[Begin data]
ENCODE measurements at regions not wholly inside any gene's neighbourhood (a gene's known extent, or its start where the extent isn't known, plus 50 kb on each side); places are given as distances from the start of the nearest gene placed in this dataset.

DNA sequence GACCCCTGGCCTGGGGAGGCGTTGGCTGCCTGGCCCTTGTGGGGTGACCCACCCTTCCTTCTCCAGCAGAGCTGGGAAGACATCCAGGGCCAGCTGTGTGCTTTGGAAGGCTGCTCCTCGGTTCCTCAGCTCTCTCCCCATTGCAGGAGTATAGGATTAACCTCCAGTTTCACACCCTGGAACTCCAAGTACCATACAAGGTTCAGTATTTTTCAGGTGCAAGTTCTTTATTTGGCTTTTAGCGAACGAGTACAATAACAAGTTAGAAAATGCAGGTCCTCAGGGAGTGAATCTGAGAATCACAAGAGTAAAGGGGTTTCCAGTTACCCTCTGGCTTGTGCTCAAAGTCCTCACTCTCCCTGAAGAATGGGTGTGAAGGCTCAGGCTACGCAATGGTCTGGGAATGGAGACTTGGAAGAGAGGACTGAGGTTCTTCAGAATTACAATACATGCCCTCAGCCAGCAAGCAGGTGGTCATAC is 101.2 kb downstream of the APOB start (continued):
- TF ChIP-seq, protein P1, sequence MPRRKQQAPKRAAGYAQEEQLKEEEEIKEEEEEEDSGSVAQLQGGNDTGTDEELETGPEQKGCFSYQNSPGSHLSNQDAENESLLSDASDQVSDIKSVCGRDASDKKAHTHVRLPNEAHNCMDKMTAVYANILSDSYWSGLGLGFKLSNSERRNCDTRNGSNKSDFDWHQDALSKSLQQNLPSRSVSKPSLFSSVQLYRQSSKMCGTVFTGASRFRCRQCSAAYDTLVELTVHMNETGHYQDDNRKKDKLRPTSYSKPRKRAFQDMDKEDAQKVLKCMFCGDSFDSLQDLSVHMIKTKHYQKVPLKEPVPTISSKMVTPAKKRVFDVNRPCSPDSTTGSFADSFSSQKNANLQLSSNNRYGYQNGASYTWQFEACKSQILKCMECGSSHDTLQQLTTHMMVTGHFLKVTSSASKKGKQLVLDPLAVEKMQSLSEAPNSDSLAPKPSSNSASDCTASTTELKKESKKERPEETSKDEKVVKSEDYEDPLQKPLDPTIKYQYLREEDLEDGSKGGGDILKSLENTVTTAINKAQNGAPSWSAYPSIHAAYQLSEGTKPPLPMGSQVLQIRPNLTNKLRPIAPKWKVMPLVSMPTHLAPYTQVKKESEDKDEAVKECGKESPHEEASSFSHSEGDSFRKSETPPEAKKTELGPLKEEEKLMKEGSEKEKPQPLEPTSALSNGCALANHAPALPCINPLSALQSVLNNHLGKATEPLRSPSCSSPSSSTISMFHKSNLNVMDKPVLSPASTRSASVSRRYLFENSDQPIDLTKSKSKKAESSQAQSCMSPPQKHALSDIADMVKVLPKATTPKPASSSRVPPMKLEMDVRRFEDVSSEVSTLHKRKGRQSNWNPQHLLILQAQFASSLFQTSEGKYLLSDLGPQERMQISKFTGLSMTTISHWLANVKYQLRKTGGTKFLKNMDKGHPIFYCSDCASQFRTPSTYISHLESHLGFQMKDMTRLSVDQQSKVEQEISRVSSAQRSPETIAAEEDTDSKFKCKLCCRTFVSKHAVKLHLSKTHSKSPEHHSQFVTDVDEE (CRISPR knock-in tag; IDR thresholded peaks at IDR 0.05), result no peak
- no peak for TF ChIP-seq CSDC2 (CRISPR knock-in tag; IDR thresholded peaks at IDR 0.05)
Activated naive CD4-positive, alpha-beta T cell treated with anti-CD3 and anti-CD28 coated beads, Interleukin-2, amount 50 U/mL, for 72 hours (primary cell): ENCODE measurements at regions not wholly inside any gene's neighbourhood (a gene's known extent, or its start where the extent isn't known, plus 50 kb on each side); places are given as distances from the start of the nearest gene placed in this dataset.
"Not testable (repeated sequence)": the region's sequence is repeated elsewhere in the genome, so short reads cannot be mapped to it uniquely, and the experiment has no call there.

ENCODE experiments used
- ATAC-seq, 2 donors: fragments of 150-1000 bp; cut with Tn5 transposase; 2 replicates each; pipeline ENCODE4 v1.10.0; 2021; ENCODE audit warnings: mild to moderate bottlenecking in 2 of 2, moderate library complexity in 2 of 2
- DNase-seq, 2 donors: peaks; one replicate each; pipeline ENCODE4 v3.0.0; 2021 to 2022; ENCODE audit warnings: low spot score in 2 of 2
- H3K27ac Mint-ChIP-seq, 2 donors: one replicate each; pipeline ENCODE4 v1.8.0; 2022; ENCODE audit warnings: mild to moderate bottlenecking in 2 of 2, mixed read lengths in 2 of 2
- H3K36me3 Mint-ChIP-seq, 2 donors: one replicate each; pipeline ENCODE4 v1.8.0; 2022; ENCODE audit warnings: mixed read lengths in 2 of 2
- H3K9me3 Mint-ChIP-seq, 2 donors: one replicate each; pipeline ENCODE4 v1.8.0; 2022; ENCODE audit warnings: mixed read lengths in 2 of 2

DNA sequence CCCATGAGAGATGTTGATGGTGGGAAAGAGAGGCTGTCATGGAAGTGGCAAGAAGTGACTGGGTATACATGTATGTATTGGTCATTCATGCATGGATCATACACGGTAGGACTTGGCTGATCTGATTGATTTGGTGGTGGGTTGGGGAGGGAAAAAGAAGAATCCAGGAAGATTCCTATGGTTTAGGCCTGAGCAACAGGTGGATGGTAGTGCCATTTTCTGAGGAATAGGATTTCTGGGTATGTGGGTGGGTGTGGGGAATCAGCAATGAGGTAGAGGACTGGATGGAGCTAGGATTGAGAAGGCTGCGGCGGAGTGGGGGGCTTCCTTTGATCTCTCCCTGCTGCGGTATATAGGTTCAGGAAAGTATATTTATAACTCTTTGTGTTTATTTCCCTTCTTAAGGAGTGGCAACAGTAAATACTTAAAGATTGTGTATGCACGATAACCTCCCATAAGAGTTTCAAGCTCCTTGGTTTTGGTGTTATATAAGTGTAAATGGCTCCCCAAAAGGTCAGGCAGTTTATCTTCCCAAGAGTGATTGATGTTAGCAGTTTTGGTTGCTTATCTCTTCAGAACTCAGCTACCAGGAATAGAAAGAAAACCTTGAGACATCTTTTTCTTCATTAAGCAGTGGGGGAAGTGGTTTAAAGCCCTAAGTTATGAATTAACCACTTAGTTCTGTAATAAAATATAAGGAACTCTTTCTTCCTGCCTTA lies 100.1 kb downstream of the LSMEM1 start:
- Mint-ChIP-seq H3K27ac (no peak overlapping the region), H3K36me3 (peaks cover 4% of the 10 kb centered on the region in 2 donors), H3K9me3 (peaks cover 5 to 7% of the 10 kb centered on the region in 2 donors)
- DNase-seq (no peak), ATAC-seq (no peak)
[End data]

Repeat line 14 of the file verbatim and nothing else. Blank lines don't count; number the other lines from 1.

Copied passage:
- Mint-ChIP-seq H3K27ac (no peak overlapping the region), H3K36me3 (peaks cover 4% of the 10 kb centered on the region in 2 donors), H3K9me3 (peaks cover 5 to 7% of the 10 kb centered on the region in 2 donors)